Eva L. Maddox is a Principal with Perkins & Will | Eva Maddox Branded Environments and an award-winning designer focusing on branded environments in corporate, healthcare and education settings. Most recently, she led the P&W Branded Environment and interior teams in the design of the Haworth Chicago Showroom and was honored by IIDA/Contract Magazine in the 2004 Showroom and Booth awards for Best Large Showroom and Best of Competition. In 2000, she received the Big "I" International Interiors Award, Best Small Corporate Office, for the design of Urban Innovations.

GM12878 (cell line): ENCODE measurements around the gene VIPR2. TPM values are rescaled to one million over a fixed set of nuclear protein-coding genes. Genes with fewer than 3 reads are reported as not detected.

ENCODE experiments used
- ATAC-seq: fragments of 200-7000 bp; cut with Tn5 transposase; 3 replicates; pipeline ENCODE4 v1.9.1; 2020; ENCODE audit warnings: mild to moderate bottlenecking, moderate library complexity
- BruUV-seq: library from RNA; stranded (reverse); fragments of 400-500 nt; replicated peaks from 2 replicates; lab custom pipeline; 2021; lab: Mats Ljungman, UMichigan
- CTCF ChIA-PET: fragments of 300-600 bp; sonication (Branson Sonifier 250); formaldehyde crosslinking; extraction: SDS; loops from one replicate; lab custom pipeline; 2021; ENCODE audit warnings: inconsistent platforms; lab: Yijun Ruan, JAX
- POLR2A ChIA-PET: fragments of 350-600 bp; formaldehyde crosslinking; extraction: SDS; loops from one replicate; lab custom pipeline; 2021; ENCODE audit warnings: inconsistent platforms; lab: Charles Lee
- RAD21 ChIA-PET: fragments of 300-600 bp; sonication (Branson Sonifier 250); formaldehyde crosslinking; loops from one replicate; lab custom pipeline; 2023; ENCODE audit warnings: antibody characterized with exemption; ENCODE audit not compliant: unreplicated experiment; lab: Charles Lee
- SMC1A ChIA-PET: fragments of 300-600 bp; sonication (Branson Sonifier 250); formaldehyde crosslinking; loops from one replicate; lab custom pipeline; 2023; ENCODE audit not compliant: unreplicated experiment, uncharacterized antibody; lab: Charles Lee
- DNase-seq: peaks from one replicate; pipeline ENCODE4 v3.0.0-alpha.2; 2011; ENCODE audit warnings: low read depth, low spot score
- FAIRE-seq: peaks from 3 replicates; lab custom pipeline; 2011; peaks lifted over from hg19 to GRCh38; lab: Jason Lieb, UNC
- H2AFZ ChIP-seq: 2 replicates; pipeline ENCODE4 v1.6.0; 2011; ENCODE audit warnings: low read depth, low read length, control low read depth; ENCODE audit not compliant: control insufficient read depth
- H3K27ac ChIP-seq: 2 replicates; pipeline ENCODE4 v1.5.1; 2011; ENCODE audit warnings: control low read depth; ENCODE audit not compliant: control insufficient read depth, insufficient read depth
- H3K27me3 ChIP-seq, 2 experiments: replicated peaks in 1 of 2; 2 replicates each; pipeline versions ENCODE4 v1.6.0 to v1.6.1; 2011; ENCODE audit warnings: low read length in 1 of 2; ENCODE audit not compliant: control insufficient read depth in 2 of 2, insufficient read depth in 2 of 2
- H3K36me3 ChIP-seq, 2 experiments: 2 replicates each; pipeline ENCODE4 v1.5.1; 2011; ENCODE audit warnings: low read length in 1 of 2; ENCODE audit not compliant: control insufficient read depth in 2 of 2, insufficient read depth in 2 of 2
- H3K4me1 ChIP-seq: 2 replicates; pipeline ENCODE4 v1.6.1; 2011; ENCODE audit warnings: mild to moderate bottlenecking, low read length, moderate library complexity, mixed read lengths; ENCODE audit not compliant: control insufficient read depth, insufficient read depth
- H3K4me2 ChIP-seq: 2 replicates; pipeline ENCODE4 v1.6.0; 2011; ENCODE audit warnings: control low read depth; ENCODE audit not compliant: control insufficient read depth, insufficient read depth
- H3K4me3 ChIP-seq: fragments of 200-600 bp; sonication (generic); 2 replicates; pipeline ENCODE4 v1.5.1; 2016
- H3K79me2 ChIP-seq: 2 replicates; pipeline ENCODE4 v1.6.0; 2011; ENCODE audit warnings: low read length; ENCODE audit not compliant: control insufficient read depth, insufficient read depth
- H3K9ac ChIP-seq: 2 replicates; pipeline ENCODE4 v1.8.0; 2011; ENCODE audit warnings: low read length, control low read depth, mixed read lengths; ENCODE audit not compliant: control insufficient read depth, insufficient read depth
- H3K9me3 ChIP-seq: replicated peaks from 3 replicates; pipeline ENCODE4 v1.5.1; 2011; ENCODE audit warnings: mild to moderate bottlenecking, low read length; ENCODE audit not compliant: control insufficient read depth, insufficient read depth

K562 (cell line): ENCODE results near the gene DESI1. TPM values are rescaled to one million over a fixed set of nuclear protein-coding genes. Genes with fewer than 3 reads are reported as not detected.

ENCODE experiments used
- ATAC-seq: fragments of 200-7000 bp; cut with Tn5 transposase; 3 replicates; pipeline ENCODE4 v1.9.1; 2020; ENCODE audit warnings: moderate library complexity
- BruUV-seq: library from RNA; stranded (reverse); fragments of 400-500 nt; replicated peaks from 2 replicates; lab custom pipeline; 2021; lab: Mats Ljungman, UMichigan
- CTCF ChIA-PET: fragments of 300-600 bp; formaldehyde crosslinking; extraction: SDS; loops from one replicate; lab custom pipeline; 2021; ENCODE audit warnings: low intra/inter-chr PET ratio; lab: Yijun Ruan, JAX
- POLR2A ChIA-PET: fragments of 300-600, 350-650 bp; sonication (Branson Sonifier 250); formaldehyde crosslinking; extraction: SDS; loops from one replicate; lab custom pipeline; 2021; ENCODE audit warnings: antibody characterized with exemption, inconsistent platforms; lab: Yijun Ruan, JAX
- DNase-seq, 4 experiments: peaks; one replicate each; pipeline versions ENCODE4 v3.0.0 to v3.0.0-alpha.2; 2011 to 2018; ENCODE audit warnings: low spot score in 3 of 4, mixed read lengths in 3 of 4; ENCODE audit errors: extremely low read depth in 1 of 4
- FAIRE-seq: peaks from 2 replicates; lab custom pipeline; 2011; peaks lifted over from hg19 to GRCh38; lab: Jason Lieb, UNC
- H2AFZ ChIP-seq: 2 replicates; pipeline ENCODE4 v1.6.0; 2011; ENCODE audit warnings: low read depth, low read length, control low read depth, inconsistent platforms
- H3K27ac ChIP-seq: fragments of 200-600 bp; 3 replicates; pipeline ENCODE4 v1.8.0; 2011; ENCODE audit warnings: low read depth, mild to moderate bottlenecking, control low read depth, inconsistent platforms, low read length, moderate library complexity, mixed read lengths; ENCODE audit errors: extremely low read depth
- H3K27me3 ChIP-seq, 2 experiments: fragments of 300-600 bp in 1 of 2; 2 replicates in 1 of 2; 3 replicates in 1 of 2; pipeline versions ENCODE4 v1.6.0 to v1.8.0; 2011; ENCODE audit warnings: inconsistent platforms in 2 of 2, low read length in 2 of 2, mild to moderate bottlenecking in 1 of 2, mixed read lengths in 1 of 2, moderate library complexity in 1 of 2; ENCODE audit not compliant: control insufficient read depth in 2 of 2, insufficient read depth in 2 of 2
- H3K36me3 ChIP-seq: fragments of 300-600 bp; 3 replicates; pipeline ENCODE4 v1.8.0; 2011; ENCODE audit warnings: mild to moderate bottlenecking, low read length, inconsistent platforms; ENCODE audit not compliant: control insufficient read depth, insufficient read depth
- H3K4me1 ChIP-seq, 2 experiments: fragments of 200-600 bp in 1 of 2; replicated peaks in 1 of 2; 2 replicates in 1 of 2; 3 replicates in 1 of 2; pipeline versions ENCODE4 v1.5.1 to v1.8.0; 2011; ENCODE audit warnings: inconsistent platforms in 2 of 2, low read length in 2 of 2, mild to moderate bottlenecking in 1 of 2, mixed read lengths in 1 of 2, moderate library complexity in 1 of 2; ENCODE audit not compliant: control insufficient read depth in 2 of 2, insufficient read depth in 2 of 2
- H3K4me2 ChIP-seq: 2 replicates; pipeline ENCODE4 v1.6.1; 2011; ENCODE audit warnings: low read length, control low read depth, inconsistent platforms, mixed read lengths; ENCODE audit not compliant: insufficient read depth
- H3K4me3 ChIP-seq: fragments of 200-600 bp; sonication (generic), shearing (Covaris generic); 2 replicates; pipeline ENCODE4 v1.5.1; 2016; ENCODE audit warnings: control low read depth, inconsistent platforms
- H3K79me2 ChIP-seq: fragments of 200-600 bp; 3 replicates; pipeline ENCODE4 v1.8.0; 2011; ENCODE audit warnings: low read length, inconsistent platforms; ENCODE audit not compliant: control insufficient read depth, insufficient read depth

Jason Hall
I draw my inspiration from weird, contradictory combinations of things that in their opposition give each other meaning. I look to interesting materials that might at first be overlooked as a source of inspiration, finding motivation in everything that surrounds me, from work to play to naps to funk music.

Keeping design ideas fresh is not always simple. Closed-mindedness and preconceptions have often been a challenge for me.

I've developed interests outside of work, which give me the opportunity to interact with different people, which in turn has helped my design. The best thing you can do to design for people is to interact with people.
I don't try to stand out from other designers. I try to do good work — sometimes I'm successful, sometimes I'm not.